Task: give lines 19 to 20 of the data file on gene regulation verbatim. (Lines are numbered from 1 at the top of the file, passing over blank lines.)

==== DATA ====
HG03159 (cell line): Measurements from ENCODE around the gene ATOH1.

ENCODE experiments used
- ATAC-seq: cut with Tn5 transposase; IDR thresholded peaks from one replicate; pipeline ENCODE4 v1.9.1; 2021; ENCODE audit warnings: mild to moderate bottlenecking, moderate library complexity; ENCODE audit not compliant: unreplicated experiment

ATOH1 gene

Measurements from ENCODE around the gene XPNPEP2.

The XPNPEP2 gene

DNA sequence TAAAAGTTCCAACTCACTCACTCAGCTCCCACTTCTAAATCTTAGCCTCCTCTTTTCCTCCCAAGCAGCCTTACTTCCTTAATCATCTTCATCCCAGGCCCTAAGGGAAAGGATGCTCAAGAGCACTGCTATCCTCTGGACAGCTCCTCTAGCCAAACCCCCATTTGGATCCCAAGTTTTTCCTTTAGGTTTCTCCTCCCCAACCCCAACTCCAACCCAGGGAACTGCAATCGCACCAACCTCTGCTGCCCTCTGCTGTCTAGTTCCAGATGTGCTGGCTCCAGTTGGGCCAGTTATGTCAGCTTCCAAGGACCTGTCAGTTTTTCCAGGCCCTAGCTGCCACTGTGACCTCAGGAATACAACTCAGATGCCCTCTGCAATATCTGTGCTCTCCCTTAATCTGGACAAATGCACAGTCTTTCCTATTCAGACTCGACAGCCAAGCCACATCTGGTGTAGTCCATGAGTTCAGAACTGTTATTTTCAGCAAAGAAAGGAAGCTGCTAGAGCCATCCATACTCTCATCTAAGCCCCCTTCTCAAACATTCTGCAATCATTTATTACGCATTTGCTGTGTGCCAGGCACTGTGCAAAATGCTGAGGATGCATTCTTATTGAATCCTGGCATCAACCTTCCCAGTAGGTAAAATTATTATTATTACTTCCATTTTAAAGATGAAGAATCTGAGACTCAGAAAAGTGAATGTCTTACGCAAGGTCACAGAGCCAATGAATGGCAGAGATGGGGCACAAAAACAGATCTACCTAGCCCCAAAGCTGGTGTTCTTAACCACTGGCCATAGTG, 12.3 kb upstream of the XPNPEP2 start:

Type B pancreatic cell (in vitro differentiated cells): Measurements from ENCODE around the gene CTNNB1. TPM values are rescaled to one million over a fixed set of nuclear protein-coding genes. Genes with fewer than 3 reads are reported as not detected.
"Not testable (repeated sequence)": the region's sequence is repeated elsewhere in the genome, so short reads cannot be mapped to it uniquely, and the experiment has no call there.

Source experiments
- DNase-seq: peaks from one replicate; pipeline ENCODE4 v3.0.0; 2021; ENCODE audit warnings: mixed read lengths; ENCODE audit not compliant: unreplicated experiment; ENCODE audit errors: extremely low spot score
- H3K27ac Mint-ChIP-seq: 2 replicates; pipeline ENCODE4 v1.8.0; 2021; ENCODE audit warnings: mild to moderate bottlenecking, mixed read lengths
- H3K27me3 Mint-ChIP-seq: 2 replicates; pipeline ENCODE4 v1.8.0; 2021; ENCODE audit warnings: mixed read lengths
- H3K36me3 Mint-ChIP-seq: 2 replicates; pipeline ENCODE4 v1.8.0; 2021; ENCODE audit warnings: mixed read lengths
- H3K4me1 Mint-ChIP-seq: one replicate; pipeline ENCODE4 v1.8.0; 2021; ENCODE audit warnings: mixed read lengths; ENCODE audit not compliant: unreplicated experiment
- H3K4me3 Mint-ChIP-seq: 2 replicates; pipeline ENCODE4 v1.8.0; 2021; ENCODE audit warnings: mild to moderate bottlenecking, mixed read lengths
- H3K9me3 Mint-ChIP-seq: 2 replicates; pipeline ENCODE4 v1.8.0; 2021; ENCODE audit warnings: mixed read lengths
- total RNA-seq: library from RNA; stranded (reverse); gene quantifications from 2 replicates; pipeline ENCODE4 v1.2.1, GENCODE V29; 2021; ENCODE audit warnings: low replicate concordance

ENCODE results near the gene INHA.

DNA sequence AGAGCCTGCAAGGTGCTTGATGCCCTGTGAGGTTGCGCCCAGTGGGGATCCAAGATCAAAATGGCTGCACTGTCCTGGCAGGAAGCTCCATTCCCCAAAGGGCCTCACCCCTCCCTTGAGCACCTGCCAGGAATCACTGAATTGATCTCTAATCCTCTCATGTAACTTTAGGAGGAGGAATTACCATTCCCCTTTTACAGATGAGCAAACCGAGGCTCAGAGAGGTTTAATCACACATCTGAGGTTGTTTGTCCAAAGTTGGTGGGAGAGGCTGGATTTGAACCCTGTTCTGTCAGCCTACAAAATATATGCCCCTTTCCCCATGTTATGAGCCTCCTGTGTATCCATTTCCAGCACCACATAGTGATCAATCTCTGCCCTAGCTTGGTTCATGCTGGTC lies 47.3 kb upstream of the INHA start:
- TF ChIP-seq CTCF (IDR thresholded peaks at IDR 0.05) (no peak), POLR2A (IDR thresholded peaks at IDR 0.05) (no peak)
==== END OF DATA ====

ENCODE results near the gene INHA.

DNA sequence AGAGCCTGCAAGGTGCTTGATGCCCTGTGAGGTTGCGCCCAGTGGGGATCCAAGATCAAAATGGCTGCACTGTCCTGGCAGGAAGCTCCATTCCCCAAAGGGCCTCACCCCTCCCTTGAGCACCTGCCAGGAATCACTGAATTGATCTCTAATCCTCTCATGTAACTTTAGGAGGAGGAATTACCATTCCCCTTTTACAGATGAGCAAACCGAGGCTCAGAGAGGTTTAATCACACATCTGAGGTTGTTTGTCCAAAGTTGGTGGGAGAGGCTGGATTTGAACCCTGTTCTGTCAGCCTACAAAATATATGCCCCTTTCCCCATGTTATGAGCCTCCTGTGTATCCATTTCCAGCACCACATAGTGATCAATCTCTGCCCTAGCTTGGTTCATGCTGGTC lies 47.3 kb upstream of the INHA start: